This shuts down the brain regions that handle rational thinking, decision making, memory, and objective evaluation (LeDoux, 2002). Blood flow to the prefrontal cortex, the “thinking brain,” is reduced by up to 80 percent. Starved of oxygen and nutrients, our brains’ ability to think clearly plummets.
Low beta is the band that synchronizes our bodies’ automatic functions, so it’s also called the sensorimotor rhythm frequency, or SMR (12 to 15 Hz).
Beta is required for processing information and for linear thinking, so normal levels of beta brain wave states are fine.
When you focus on solving a problem, composing a poem, calculating the best route to your destination, or balancing your checkbook, beta waves are your friend. SMR represents a calm, focused mental state. It’s stress that produces high beta, especially above 25 Hz.
3. Alpha Brain Waves
Alpha (8 to 12 Hz) is an optimal state of relaxed alertness. Alpha connects the higher frequencies—the thinking mind of beta and the associative mind of gamma—with the two lowest frequency brain waves, which are theta (4 to 8 Hz) and delta (0 to 4 Hz).
It turns out that alpha also does good things for our bodies. It improves our levels of mood-enhancing neurotransmitters such as serotonin. When the alpha brain wave level increased in a group of exercisers, they gained a boost in serotonin, and their emotional state was elevated (Fumoto et al., 2010). In another study, Zen meditators received the same benefits from cultivating an alpha state (Yu et al., 2011).
A pioneering study exposed DNA to various brain wave frequencies. It found that the alpha frequency of 10 Hz resulted in significantly increased synthesis of the DNA molecule (Takahashi, Kaneko, Date, & Fukada, 1986).
4. Theta Brain Waves
Theta is characteristic of deep relaxation and light sleep. When we dream vividly, our eyes move rapidly and our brains are primarily in theta. These brain waves are the frequency of rapid eye movement (REM) sleep. Theta is also the dominant frequency of people under hypnosis, healers, people in trances, and people in highly creative states of consciousness (Kershaw & Wade, 2012). The recollection of emotional experiences, both good and bad, can trigger theta.
It’s the frequency most commonly observed in healers. Becker (1990) found that when healers were in the midst of an energy healing session, theta was the most common wave in their brains.
Theta is associated with many beneficial changes in the body. A group of researchers studied the effect of various frequencies on DNA repair. They found that electromagnetic fields between 7.5 Hz and 30 Hz were able to enhance molecular bonding (Tekutskaya, Barishev, & Ilchenko, 2015). Within that range, 9 Hz proved most effective.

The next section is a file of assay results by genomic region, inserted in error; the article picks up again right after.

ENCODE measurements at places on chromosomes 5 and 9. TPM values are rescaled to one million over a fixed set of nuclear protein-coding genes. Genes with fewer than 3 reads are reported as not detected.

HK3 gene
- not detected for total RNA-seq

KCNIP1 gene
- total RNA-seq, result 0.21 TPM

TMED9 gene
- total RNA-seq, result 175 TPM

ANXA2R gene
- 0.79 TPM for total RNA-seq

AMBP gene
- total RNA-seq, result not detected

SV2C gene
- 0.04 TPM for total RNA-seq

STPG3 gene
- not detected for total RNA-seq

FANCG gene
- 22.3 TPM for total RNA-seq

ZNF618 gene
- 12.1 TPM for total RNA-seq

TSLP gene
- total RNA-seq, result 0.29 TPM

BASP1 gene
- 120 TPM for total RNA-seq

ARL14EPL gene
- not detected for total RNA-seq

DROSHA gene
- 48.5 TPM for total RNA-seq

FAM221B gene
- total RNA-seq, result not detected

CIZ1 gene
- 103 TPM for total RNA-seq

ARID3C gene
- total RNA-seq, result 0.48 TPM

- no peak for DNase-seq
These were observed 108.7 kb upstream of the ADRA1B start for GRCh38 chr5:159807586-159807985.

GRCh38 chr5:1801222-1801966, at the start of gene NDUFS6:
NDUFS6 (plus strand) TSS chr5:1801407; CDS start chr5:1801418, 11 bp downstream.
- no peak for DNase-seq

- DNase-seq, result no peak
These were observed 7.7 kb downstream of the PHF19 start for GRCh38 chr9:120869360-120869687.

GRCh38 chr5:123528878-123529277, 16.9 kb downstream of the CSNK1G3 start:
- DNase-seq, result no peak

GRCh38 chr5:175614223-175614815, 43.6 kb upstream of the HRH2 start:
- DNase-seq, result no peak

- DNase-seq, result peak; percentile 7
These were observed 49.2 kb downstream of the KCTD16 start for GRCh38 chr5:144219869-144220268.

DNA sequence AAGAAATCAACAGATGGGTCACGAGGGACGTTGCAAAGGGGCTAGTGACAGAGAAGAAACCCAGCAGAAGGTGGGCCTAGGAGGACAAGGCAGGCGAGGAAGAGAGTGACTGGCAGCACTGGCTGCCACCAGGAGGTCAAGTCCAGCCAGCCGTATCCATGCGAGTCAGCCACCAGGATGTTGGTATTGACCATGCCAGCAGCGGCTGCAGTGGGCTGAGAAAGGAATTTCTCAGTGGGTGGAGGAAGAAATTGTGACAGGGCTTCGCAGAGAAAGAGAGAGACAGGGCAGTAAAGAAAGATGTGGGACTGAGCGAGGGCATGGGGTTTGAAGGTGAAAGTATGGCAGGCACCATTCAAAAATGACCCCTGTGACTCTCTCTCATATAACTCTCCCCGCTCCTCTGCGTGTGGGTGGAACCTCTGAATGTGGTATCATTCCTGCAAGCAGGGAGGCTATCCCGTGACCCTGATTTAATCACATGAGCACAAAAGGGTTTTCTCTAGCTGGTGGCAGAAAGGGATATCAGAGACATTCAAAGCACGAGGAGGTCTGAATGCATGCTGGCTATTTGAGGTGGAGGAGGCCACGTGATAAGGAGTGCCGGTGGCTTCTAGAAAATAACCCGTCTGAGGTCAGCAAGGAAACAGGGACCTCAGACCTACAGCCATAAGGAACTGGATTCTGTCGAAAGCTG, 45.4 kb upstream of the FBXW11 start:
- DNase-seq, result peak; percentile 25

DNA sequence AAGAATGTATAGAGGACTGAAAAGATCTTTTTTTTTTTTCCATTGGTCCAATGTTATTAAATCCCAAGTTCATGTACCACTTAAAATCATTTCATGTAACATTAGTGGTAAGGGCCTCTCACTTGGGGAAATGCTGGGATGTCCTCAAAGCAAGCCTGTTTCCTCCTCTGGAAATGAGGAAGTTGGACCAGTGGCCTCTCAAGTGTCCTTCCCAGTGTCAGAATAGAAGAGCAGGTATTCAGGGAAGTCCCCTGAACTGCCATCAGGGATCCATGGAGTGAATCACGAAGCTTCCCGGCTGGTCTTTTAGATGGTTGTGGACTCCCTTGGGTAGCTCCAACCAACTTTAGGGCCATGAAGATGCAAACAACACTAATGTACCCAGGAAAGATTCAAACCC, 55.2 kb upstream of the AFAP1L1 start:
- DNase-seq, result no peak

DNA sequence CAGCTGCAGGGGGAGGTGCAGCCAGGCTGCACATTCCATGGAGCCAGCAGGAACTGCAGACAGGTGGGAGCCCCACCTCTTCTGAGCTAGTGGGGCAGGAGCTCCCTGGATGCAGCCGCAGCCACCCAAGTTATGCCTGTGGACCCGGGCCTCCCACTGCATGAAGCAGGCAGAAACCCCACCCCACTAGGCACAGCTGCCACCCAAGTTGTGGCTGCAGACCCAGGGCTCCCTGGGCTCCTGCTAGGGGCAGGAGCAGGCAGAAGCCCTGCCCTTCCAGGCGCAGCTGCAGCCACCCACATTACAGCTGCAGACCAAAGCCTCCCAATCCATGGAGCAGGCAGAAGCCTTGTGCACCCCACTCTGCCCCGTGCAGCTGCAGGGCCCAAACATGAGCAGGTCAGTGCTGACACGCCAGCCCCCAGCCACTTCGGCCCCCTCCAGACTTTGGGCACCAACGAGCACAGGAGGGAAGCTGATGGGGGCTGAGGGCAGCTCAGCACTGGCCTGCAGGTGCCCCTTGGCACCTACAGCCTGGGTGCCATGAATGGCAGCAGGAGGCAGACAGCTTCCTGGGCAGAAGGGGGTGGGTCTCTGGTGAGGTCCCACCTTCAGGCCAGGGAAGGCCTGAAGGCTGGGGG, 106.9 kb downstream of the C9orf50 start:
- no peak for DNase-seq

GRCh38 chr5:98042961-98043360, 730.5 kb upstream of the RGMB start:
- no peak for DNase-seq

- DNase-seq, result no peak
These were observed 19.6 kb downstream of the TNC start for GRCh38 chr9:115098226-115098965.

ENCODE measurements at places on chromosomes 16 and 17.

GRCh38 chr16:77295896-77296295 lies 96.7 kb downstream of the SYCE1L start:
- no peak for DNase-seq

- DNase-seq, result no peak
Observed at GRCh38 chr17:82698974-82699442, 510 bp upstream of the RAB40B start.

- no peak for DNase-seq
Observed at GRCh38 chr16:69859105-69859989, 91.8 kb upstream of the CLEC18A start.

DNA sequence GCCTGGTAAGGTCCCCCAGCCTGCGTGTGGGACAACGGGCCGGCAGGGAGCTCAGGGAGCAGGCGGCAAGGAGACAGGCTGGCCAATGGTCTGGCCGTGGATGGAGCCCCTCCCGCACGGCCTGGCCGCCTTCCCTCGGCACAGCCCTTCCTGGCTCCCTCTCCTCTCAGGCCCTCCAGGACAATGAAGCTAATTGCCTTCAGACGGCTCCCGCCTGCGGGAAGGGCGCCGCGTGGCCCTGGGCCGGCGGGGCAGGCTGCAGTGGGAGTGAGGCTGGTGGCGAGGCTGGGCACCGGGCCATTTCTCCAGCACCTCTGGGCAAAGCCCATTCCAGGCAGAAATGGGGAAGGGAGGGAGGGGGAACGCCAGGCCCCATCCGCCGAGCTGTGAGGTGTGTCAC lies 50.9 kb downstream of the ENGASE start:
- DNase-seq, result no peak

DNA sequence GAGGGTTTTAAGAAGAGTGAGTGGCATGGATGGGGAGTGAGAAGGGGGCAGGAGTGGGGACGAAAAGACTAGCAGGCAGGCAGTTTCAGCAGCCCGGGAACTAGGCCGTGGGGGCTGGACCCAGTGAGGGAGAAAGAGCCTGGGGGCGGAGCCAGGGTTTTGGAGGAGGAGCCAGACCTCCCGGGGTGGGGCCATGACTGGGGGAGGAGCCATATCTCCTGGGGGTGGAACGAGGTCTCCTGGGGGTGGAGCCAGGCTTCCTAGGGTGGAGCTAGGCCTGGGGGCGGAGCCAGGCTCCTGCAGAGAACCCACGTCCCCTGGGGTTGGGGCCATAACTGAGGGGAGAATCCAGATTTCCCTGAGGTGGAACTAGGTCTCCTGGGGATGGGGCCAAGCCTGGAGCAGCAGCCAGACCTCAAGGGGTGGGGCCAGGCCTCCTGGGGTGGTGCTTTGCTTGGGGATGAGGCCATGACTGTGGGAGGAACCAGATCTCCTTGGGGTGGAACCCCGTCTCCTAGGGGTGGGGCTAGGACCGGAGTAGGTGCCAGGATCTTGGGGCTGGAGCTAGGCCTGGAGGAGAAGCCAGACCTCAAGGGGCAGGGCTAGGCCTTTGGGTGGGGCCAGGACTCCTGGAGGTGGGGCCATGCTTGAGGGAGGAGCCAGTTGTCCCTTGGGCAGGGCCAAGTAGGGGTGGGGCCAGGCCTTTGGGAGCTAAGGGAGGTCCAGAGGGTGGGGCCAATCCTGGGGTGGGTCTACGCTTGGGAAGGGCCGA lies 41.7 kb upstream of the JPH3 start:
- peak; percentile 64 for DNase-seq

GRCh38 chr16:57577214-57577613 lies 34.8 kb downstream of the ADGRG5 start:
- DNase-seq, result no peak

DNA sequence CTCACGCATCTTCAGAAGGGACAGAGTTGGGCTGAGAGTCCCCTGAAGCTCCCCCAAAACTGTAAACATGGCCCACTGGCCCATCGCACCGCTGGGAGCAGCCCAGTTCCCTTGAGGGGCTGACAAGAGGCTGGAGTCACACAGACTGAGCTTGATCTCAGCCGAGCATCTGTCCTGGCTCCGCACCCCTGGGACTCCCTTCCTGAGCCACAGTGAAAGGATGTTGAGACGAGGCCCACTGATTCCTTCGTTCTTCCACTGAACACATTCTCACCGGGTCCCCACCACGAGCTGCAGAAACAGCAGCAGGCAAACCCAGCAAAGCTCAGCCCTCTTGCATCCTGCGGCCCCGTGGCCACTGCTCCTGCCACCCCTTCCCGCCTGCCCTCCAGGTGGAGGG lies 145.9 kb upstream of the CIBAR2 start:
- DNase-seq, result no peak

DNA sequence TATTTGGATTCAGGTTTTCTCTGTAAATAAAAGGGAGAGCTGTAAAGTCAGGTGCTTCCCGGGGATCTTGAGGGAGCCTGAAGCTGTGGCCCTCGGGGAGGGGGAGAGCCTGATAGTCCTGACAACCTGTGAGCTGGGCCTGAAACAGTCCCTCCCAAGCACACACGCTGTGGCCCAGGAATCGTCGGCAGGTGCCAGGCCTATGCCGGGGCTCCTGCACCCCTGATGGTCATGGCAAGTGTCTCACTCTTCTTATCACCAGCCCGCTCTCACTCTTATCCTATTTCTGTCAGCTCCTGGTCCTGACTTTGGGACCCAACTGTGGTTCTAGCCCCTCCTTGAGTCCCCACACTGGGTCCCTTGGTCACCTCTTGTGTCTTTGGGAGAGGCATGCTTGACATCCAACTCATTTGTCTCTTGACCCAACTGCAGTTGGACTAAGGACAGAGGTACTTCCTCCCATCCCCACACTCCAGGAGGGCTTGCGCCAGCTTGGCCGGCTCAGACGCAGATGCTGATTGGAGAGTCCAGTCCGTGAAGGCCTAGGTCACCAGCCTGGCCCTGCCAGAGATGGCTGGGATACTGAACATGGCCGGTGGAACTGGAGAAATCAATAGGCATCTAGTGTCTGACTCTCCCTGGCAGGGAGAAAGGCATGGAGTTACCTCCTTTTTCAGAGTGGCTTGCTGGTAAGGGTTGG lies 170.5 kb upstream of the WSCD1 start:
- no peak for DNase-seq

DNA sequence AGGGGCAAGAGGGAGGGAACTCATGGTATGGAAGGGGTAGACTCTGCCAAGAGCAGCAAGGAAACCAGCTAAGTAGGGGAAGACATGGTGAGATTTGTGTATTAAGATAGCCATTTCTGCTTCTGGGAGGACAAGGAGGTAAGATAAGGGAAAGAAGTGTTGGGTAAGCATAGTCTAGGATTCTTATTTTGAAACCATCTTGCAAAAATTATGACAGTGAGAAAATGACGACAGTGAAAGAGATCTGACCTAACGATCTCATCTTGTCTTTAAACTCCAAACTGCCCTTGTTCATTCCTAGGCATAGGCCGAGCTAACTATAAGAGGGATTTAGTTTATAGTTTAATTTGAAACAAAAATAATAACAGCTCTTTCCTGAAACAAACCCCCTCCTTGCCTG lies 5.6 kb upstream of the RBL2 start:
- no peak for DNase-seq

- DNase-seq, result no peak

5. Delta Brain Waves
The slowest frequency is delta. Delta is characteristic of deep sleep. Very high amplitudes of delta are also found in people who are in touch with the nonlocal mind, even when they’re wide awake. The brains of meditators, intuitives, and healers have much more delta than normal.
The eyes of people who are in deep dreamless sleep don’t move. Delta waves also predominate in such non-rapid eye movement (NREM) sleep.
Delta is the wave that we see in EEG readouts when people are having a sense of connection with the infinite. They typically report mystical experiences in which the local self merges with the nonlocal self. Meditators with large amplitudes of delta feel connected to all of nature, to other human beings, and to the infinite. They lose the sense of being an isolated individual, or what Albert Einstein called the delusion of separateness. Instead, they experience oneness with all that is.
When our brains are producing delta, we are bathing our cells in a frequency that has the potential to produce a whole gamut of beneficial physiological changes at the level of our cells, from growing our telomeres and boosting our growth hormone levels to regenerating our neurons and sweeping our brains clear of beta-amyloid plaques. We are not just having a nice subjective experience; in the delta state, we are creating an objective energy environment in which our bodies thrive.
Awakening from Everyday Reality
EEG pioneer Maxwell Cade noticed that alpha, in the middle of the range of frequencies, forms a bridge between the two high frequencies of beta and gamma and the two low frequencies of theta and delta (Cade & Coxhead, 1979). Biofeedback and neurofeedback skills focus on teaching people how to get into an alpha state. The ideal state is enough alpha to link all of the other brain rhythms together. High beta is minimized, so that there is very little monkey mind and anxiety. There is a balanced amount of gamma and theta, and a wide base of delta.
A biophysicist, Cade had worked on radar for the British government before turning his attention to measuring states of consciousness. He developed his own machine, the “mind mirror,” in 1976. It is unique among EEG devices in that it provides a clear visual snapshot of brain waves.